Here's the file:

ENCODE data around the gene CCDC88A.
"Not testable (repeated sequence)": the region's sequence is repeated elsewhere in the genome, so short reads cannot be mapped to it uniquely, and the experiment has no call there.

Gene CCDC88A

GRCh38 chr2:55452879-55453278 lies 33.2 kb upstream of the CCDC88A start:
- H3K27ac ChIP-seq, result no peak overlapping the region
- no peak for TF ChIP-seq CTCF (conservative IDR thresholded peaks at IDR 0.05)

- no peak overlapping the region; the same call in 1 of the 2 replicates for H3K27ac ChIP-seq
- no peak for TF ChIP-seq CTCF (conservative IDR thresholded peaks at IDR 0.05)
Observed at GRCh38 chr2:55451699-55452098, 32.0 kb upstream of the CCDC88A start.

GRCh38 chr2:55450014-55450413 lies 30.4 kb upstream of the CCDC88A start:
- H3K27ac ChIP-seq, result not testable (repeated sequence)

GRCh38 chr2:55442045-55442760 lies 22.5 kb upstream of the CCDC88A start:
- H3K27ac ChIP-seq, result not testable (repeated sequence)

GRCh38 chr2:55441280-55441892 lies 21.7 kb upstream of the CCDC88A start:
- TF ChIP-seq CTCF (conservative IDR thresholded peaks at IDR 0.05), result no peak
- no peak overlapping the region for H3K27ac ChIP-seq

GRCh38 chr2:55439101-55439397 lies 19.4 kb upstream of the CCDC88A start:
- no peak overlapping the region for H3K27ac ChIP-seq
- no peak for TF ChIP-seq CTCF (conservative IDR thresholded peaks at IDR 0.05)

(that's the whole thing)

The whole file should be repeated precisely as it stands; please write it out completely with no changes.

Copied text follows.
ENCODE data around the gene CCDC88A.
"Not testable (repeated sequence)": the region's sequence is repeated elsewhere in the genome, so short reads cannot be mapped to it uniquely, and the experiment has no call there.

Gene CCDC88A

GRCh38 chr2:55452879-55453278 lies 33.2 kb upstream of the CCDC88A start:
- H3K27ac ChIP-seq, result no peak overlapping the region
- no peak for TF ChIP-seq CTCF (conservative IDR thresholded peaks at IDR 0.05)

- no peak overlapping the region; the same call in 1 of the 2 replicates for H3K27ac ChIP-seq
- no peak for TF ChIP-seq CTCF (conservative IDR thresholded peaks at IDR 0.05)
Observed at GRCh38 chr2:55451699-55452098, 32.0 kb upstream of the CCDC88A start.

GRCh38 chr2:55450014-55450413 lies 30.4 kb upstream of the CCDC88A start:
- H3K27ac ChIP-seq, result not testable (repeated sequence)

GRCh38 chr2:55442045-55442760 lies 22.5 kb upstream of the CCDC88A start:
- H3K27ac ChIP-seq, result not testable (repeated sequence)

GRCh38 chr2:55441280-55441892 lies 21.7 kb upstream of the CCDC88A start:
- TF ChIP-seq CTCF (conservative IDR thresholded peaks at IDR 0.05), result no peak
- no peak overlapping the region for H3K27ac ChIP-seq

GRCh38 chr2:55439101-55439397 lies 19.4 kb upstream of the CCDC88A start:
- no peak overlapping the region for H3K27ac ChIP-seq
- no peak for TF ChIP-seq CTCF (conservative IDR thresholded peaks at IDR 0.05)